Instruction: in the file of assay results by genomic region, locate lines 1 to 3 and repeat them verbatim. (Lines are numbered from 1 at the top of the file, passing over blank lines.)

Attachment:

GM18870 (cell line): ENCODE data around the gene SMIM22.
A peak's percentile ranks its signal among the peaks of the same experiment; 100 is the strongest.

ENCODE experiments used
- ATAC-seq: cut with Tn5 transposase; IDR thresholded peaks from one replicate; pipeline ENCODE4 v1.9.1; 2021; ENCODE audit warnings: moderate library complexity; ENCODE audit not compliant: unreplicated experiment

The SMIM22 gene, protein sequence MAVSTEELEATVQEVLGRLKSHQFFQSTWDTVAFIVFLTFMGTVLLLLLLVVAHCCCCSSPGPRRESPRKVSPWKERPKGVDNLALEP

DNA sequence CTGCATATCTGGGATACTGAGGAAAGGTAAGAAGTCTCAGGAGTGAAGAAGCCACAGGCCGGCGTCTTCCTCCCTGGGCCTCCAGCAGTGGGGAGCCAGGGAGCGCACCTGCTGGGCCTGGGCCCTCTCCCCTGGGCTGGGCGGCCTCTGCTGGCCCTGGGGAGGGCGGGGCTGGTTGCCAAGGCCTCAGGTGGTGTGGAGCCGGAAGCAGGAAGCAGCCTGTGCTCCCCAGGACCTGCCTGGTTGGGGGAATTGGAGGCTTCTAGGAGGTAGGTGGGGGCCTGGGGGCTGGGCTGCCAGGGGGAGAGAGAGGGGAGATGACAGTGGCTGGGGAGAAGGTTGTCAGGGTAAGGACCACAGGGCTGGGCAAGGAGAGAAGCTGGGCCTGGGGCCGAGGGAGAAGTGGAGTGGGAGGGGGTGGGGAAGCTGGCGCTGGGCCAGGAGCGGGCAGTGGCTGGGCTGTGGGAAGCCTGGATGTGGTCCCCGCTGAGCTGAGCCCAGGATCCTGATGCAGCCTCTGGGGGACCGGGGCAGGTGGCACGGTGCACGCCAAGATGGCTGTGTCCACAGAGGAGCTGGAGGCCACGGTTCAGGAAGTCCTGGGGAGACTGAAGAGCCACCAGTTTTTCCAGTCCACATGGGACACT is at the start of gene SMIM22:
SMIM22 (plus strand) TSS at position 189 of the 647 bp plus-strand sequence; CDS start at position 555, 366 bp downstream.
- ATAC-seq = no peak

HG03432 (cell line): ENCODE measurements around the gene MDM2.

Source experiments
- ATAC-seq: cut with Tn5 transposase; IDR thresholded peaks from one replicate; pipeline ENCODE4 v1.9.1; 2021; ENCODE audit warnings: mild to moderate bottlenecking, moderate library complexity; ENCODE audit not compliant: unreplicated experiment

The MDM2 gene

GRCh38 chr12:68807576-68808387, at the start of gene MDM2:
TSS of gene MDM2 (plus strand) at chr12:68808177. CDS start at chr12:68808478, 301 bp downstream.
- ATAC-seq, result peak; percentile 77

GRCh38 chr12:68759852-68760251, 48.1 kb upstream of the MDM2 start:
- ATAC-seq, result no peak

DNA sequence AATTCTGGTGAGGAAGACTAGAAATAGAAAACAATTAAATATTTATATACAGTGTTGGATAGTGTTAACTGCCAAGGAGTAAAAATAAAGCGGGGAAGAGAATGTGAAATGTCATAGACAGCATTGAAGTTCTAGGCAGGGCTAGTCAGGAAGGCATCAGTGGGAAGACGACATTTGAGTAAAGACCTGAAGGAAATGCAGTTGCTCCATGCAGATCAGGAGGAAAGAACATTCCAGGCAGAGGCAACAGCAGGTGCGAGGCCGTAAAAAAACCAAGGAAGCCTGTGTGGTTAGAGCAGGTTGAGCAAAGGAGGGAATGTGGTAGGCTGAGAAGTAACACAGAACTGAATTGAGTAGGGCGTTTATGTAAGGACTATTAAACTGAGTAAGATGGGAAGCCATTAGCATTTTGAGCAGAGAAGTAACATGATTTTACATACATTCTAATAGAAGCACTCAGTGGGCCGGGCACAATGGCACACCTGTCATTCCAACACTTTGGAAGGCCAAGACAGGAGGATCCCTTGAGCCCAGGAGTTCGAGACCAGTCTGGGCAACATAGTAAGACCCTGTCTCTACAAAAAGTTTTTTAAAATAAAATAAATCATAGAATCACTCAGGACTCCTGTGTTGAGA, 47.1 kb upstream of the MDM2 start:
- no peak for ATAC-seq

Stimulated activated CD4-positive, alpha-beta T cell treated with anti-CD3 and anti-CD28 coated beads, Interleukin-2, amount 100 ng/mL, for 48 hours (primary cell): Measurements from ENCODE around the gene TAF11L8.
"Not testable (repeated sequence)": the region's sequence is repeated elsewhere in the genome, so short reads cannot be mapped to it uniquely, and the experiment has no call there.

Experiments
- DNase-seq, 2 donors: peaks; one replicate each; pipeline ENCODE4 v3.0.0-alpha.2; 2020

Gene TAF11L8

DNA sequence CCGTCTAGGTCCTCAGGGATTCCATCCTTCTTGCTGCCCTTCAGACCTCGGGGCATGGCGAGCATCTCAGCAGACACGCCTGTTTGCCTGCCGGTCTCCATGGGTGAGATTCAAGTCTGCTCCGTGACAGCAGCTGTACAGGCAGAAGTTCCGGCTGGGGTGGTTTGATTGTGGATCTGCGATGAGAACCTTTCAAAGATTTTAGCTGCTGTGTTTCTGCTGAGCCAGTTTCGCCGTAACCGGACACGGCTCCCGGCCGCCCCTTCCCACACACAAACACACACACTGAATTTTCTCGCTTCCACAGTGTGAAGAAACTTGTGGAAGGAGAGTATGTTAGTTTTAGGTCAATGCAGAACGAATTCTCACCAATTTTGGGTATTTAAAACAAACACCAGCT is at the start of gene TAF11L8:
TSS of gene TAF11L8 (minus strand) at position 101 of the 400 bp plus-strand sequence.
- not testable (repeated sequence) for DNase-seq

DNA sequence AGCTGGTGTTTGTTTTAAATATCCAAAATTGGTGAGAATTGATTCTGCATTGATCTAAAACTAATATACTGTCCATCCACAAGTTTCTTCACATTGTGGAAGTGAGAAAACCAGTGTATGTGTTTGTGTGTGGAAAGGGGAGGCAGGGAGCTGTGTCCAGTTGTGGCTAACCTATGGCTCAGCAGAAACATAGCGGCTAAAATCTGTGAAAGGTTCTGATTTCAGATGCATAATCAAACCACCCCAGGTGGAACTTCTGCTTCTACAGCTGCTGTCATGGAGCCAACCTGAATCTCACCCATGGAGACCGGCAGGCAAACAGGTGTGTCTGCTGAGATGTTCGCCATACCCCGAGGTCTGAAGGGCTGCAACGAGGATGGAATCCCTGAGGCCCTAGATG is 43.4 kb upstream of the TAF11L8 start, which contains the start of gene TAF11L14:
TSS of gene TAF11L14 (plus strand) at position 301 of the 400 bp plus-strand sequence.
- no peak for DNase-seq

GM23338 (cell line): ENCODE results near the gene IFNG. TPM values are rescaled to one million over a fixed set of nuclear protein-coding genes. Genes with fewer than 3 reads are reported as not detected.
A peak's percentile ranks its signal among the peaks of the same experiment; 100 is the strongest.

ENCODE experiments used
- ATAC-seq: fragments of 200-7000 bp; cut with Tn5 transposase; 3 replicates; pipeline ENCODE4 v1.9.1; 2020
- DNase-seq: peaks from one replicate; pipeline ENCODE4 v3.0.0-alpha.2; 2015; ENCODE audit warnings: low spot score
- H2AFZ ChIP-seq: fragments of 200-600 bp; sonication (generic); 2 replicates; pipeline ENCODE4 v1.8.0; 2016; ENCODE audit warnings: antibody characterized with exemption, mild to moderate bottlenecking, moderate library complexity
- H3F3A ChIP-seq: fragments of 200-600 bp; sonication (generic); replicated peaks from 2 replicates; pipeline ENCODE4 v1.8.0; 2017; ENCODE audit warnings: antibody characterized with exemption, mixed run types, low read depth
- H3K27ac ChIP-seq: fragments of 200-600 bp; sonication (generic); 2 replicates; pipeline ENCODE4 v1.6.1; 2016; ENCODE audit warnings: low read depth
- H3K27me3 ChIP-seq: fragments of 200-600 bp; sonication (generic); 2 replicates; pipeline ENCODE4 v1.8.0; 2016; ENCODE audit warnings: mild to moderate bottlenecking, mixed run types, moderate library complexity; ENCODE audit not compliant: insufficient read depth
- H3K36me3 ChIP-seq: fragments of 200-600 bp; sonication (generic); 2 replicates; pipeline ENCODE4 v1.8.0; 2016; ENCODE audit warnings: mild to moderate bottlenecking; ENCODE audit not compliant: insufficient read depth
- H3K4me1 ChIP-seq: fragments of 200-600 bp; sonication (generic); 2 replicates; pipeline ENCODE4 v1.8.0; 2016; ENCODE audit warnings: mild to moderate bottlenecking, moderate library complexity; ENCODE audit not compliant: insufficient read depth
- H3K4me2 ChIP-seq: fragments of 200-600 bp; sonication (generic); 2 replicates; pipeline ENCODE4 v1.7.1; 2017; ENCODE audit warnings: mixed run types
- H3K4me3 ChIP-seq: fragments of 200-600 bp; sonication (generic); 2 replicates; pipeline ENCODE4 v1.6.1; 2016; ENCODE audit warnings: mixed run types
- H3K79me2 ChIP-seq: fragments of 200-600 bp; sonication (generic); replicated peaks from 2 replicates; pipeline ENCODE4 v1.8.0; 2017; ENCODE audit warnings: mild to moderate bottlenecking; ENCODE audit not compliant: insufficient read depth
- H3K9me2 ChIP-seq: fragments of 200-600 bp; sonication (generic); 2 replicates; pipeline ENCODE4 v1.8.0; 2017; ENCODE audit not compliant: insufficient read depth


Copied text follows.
GM18870 (cell line): ENCODE data around the gene SMIM22.
A peak's percentile ranks its signal among the peaks of the same experiment; 100 is the strongest.

ENCODE experiments used